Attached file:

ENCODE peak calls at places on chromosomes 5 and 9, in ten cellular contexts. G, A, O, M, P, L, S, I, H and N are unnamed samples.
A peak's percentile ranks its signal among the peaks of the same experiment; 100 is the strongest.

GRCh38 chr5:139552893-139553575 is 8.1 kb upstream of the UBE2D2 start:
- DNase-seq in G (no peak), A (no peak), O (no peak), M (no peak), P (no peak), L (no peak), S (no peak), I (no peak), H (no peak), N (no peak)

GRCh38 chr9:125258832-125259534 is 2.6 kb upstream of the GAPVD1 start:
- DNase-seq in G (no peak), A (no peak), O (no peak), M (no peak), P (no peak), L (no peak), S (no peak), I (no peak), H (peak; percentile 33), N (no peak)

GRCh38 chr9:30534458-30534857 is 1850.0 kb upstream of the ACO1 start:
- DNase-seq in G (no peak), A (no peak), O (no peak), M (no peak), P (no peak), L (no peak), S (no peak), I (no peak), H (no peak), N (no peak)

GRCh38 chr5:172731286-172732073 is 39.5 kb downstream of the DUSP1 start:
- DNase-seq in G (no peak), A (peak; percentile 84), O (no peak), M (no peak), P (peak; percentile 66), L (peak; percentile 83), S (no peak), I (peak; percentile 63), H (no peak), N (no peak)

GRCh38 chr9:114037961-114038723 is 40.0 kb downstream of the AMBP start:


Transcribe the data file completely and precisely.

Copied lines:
ENCODE peak calls at places on chromosomes 5 and 9, in ten cellular contexts. G, A, O, M, P, L, S, I, H and N are unnamed samples.
A peak's percentile ranks its signal among the peaks of the same experiment; 100 is the strongest.

GRCh38 chr5:139552893-139553575 is 8.1 kb upstream of the UBE2D2 start:
- DNase-seq in G (no peak), A (no peak), O (no peak), M (no peak), P (no peak), L (no peak), S (no peak), I (no peak), H (no peak), N (no peak)

GRCh38 chr9:125258832-125259534 is 2.6 kb upstream of the GAPVD1 start:
- DNase-seq in G (no peak), A (no peak), O (no peak), M (no peak), P (no peak), L (no peak), S (no peak), I (no peak), H (peak; percentile 33), N (no peak)

GRCh38 chr9:30534458-30534857 is 1850.0 kb upstream of the ACO1 start:
- DNase-seq in G (no peak), A (no peak), O (no peak), M (no peak), P (no peak), L (no peak), S (no peak), I (no peak), H (no peak), N (no peak)

GRCh38 chr5:172731286-172732073 is 39.5 kb downstream of the DUSP1 start:
- DNase-seq in G (no peak), A (peak; percentile 84), O (no peak), M (no peak), P (peak; percentile 66), L (peak; percentile 83), S (no peak), I (peak; percentile 63), H (no peak), N (no peak)

GRCh38 chr9:114037961-114038723 is 40.0 kb downstream of the AMBP start: